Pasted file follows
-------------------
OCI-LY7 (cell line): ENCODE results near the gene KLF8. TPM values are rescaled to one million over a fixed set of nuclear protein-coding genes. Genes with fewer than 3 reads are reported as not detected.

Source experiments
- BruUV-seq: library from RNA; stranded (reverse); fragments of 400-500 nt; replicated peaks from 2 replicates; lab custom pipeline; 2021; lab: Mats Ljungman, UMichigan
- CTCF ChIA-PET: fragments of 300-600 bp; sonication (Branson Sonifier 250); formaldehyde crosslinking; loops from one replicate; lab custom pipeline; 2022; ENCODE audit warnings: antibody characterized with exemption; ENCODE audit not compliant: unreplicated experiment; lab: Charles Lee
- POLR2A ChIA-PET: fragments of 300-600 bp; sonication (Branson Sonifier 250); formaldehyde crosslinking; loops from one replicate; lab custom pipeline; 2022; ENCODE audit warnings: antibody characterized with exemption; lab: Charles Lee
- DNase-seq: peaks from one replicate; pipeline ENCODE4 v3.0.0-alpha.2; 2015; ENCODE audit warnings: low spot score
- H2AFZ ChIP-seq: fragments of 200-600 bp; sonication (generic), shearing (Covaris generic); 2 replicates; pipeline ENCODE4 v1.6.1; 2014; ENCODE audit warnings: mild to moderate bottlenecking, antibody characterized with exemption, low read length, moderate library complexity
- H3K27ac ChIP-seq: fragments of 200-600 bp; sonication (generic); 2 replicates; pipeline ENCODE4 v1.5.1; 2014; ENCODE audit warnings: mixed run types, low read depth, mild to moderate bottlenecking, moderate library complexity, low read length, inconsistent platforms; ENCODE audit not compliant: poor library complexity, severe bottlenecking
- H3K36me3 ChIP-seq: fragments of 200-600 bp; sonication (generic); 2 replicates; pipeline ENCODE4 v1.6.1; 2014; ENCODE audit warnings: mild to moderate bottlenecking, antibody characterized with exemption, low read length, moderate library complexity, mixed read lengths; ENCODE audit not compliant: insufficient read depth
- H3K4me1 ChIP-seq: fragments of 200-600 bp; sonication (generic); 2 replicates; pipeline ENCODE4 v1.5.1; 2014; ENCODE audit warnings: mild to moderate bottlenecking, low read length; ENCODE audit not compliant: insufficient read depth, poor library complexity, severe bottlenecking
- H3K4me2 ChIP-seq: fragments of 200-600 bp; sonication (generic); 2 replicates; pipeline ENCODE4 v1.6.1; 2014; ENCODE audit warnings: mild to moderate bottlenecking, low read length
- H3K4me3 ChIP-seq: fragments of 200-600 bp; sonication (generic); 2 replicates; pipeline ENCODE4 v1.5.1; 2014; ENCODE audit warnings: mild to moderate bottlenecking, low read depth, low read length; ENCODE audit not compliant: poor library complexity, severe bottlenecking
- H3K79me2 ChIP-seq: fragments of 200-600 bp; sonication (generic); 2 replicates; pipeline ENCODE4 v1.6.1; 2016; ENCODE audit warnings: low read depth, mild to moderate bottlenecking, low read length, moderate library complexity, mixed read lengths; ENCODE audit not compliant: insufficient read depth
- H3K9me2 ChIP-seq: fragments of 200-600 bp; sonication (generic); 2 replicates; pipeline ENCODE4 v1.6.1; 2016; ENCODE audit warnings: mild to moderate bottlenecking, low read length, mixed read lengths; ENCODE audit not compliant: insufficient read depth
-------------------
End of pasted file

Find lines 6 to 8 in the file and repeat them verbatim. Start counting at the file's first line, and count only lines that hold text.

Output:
- DNase-seq: peaks from one replicate; pipeline ENCODE4 v3.0.0-alpha.2; 2015; ENCODE audit warnings: low spot score
- H2AFZ ChIP-seq: fragments of 200-600 bp; sonication (generic), shearing (Covaris generic); 2 replicates; pipeline ENCODE4 v1.6.1; 2014; ENCODE audit warnings: mild to moderate bottlenecking, antibody characterized with exemption, low read length, moderate library complexity
- H3K27ac ChIP-seq: fragments of 200-600 bp; sonication (generic); 2 replicates; pipeline ENCODE4 v1.5.1; 2014; ENCODE audit warnings: mixed run types, low read depth, mild to moderate bottlenecking, moderate library complexity, low read length, inconsistent platforms; ENCODE audit not compliant: poor library complexity, severe bottlenecking